Not sure where to post, feel free to move.
I have a garage, single skin breeze block with normal bricks on the outside for show. Have recently insulated and plaster boarded it, but the window and big door let’s sound through. The big door is insulated and will be boarded to a degree, but has to remain a working door for building use licensing reasons.
So, how best to sound proof it? I don’t like the idea of curtains even though they’d be the easiest thing to put up. Was thinking a curtain for the windows (3x2 feet) and then maybe foam on the doors?
Not sure if foam just where I want to block the sound will work , or if I need to put panels in other areas also. No soft furnishings in the space, happy to put a sofa in if that’ll help.
I just want it to work well enough to not annoy the neighbours. I’m not worried about studio quality sound or anything.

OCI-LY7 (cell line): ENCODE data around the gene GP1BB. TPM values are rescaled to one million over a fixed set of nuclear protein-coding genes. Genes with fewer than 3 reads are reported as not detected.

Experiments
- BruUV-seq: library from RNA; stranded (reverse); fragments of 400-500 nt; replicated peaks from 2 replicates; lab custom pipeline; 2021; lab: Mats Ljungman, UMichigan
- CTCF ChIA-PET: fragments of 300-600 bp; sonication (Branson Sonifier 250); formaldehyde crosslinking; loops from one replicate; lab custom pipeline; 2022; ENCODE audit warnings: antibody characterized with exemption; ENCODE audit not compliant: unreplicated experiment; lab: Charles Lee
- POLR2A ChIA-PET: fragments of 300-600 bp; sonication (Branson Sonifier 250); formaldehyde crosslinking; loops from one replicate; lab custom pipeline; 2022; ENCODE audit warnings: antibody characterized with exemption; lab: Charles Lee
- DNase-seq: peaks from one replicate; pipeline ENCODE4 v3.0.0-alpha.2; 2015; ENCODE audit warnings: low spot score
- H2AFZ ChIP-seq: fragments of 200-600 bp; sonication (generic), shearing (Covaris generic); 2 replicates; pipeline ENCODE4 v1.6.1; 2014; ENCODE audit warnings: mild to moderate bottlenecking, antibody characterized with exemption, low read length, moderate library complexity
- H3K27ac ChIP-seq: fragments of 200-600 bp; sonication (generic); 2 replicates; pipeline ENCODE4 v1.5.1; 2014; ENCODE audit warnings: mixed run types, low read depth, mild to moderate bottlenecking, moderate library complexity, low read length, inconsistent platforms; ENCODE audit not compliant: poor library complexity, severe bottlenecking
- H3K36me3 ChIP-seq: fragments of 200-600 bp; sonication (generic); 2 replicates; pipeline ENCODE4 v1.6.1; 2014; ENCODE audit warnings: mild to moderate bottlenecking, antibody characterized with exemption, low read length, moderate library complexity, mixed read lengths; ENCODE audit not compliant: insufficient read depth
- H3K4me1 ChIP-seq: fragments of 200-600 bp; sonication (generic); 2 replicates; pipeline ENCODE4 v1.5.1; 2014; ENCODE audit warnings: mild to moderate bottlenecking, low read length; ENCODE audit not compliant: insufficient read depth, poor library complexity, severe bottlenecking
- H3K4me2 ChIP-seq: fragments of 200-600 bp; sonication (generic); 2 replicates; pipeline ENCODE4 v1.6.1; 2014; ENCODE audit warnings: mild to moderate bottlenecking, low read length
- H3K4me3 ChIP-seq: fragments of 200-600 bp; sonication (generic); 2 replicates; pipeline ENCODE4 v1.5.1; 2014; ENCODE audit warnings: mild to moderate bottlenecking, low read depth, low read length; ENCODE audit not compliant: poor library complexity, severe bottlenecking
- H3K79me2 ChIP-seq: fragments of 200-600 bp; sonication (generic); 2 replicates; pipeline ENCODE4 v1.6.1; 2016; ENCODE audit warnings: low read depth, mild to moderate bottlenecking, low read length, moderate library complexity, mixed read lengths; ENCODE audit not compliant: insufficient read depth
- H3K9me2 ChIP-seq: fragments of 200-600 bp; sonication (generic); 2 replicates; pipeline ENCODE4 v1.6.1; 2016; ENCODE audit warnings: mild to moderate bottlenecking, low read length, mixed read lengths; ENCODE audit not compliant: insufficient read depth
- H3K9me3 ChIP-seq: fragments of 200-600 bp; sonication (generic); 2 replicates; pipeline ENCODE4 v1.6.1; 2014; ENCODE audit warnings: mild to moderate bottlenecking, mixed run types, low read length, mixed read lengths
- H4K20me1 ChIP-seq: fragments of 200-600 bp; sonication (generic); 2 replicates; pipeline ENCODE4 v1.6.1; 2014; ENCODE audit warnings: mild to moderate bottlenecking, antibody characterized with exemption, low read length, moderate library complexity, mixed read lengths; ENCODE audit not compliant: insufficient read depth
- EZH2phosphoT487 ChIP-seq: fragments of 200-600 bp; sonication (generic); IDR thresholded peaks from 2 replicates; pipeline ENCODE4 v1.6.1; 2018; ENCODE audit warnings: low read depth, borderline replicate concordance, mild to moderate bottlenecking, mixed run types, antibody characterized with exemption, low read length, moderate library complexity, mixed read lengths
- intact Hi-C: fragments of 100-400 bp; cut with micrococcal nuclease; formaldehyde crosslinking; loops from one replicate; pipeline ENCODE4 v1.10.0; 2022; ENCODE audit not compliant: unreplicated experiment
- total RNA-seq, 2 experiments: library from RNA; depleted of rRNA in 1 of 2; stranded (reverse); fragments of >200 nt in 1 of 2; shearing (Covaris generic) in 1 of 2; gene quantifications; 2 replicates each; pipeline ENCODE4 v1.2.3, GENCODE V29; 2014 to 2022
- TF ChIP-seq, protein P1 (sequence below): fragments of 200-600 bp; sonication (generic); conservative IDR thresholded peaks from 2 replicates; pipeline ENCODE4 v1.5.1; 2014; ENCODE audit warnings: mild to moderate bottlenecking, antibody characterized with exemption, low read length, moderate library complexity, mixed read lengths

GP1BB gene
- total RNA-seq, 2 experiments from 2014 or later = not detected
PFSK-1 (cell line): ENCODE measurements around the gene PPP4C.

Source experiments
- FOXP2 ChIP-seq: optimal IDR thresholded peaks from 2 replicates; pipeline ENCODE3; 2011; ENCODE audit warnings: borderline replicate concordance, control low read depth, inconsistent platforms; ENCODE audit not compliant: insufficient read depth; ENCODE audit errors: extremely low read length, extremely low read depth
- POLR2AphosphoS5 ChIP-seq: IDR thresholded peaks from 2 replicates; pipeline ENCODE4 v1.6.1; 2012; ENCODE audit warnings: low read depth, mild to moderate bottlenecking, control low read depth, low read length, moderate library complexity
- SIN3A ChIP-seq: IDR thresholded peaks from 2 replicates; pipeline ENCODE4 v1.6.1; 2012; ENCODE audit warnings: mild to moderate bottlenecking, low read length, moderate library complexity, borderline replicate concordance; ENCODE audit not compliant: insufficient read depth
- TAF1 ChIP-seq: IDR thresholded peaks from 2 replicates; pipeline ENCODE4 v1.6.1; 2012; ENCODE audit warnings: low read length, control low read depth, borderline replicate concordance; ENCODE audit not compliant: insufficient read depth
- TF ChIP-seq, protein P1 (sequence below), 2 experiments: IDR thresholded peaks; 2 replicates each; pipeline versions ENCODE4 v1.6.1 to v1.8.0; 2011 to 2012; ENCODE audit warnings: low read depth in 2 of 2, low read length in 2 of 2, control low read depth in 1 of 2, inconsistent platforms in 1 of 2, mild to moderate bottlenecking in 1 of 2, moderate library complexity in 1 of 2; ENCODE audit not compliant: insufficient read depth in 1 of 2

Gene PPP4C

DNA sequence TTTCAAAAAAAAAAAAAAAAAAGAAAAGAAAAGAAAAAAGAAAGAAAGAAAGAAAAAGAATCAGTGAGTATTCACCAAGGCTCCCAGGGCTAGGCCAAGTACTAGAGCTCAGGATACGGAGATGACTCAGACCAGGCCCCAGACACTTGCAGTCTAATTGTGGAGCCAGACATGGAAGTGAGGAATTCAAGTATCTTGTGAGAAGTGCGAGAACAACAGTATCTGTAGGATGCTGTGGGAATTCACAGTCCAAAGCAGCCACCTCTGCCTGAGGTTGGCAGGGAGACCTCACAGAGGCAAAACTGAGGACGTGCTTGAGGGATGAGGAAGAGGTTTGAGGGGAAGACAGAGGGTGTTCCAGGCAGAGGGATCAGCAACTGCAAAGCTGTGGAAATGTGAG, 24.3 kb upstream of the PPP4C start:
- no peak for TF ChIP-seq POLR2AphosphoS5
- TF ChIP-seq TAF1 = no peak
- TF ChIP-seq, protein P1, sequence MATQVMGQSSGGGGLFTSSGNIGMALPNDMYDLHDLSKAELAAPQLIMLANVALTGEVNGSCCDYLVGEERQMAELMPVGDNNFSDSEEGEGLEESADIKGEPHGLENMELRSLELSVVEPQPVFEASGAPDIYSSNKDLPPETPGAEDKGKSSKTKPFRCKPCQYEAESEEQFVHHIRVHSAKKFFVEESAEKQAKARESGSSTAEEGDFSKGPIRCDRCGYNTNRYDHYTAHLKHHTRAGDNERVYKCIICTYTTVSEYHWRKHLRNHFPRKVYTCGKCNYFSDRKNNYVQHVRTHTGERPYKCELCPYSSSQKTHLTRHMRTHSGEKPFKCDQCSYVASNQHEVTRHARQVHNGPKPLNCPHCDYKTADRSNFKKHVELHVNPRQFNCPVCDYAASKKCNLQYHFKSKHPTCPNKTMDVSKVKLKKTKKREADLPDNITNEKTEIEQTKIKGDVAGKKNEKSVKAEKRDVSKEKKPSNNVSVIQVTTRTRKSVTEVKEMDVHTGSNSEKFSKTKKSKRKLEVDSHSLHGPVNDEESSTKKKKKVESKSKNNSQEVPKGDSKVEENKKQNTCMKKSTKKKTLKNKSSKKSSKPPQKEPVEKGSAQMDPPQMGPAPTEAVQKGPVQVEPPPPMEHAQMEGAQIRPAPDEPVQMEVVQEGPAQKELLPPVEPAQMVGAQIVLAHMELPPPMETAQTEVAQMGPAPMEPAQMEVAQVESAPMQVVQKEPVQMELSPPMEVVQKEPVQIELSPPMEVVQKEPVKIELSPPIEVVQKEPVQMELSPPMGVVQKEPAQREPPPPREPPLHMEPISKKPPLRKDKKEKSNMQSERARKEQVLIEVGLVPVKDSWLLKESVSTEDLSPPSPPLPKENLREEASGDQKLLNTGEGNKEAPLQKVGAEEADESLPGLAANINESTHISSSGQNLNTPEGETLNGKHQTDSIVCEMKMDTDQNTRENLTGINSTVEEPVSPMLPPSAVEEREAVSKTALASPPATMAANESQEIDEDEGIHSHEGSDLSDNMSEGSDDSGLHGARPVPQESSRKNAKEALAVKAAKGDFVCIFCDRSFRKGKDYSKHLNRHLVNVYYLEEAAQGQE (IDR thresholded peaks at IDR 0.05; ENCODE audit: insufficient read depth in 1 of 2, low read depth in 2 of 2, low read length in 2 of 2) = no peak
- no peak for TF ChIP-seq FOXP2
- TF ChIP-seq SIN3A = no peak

I can post pictures of the space.
I remember once looking at a studio where System of a Down was recording at (yeah, I liked 'em like 20 years ago). I noticed a large amount of area rugs being used. On the floor, and I believe some were on the walls. They do suck up a lot of sound. So, for the window/garage door. Maybe hanging some sort of rug from WalMart or elsewhere in front of or covering the window/garage door might help.
This is also great for making a dead-sounding studio.
Another thing that could be done is to purchase some 4 x 8 sheets of plywood, and mount carpet or cheap towels to the face of the board where you’ll be playing, and placing them around the room or mount them on posts so you could move them around.
AND!!! A lot of times you’ll see these on Craigslist. Office space dividers. Nearly every office has them. They’re just foam panels mounted in metal. Offices close and go out of business, and have to get rid of them. They’re pretty good at blocking sound. You might have to manipulate them a bit.
The best thing you can do is talk to your neighbors and maybe have set times where you’ll be making a racket, so they know when you’ll be doing it. Communication is important.